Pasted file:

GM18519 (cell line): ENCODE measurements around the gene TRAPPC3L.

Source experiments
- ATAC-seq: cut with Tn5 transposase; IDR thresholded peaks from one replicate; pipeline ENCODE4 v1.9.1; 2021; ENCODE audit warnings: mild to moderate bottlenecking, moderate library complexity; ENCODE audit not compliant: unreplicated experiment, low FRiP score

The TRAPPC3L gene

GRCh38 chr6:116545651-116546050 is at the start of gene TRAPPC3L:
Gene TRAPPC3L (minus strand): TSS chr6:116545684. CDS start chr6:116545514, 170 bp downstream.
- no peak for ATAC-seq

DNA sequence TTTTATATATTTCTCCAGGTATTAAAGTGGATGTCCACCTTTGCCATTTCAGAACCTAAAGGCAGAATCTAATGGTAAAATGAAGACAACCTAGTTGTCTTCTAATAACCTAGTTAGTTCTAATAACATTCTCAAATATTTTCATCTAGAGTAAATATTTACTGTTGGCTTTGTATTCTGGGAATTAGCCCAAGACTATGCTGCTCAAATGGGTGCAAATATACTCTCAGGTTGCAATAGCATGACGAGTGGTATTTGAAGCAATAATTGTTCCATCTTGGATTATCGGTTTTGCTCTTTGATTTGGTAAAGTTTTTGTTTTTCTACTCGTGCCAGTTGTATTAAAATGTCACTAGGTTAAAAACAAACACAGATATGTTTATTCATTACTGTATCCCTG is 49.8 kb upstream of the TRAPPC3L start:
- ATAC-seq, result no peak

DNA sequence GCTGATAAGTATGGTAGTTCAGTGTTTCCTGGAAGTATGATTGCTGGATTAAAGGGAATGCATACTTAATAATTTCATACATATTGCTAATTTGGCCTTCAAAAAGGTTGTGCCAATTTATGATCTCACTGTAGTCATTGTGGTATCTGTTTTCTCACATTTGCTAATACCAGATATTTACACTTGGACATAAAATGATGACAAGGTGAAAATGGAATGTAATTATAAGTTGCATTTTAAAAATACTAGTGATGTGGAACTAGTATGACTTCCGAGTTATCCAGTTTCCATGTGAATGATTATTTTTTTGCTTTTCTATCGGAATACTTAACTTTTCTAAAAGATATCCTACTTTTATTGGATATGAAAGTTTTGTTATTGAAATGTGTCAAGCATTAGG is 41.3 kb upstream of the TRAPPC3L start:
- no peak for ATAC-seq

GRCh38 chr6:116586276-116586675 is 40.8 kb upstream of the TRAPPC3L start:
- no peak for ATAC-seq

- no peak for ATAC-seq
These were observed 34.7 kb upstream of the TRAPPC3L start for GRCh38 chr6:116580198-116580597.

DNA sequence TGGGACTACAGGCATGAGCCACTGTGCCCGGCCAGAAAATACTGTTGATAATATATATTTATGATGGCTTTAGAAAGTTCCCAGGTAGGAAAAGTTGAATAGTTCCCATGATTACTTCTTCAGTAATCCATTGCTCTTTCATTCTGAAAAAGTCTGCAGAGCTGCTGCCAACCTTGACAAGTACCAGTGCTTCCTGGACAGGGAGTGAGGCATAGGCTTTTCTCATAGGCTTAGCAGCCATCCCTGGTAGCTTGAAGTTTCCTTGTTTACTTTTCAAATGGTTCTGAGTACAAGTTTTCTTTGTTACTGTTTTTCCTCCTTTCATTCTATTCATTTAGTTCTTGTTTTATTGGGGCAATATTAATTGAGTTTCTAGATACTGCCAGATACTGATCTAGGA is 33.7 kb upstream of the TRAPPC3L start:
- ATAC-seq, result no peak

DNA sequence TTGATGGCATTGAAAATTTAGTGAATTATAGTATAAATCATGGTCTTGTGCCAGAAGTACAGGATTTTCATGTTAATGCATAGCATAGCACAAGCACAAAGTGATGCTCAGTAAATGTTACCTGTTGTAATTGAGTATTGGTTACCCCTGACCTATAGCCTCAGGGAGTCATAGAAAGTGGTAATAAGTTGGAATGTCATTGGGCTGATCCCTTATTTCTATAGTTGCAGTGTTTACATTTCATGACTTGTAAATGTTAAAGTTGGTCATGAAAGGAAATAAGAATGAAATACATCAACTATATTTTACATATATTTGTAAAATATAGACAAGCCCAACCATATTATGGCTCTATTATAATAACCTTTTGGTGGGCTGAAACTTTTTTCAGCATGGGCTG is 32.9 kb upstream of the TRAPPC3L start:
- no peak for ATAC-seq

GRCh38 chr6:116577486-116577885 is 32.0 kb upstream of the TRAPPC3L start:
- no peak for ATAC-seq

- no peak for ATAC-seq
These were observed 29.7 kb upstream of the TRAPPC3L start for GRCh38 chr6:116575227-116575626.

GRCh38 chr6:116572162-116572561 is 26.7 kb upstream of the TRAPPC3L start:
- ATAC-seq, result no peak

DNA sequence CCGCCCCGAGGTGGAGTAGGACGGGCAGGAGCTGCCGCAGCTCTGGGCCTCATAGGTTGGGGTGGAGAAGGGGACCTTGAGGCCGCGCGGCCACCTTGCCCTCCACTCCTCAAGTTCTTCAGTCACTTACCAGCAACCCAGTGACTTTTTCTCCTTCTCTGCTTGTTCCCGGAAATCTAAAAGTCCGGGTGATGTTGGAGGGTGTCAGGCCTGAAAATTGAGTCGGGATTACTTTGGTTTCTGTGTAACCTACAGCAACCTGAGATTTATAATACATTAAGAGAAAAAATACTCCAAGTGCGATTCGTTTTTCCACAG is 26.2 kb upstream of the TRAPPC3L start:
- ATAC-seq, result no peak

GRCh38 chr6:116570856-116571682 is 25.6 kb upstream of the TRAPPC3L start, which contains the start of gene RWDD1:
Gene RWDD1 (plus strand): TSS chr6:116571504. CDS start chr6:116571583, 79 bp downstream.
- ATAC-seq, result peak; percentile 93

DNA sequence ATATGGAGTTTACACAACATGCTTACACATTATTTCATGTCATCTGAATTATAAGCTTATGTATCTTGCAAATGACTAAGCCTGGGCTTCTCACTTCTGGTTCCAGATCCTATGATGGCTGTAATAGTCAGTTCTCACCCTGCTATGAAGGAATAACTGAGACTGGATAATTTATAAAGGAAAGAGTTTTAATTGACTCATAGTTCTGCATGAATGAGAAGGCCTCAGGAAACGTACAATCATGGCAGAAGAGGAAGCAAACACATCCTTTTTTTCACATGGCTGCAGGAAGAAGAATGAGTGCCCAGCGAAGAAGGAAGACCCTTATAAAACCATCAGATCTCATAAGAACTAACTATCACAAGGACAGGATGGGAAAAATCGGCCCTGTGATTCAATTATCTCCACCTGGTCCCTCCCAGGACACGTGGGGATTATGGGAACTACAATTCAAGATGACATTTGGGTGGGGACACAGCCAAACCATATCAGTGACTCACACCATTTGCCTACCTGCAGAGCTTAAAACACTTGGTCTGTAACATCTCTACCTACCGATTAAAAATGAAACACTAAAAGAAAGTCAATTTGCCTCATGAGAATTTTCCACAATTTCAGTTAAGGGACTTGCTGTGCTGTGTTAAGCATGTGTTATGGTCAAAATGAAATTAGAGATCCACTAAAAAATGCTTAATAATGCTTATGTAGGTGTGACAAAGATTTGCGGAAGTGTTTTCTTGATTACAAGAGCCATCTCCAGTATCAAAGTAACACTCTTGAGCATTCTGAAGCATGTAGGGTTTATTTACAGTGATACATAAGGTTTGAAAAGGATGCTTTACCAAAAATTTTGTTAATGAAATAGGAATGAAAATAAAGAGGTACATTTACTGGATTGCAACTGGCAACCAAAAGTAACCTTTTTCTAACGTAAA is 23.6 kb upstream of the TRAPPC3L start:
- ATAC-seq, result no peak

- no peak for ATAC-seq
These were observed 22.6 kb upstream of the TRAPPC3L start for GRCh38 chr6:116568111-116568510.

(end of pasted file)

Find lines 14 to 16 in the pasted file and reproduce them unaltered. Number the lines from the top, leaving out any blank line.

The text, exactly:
- no peak for ATAC-seq
These were observed 34.7 kb upstream of the TRAPPC3L start for GRCh38 chr6:116580198-116580597.

DNA sequence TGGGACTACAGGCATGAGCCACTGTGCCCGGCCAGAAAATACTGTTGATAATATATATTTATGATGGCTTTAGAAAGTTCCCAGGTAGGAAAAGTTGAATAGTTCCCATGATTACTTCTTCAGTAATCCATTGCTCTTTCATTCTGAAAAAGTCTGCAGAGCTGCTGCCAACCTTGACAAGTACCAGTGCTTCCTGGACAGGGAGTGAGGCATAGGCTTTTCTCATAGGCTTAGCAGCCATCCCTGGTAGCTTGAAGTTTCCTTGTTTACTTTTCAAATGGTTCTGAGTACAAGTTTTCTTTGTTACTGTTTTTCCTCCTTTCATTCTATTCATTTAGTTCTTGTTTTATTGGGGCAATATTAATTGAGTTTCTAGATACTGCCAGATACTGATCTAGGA is 33.7 kb upstream of the TRAPPC3L start: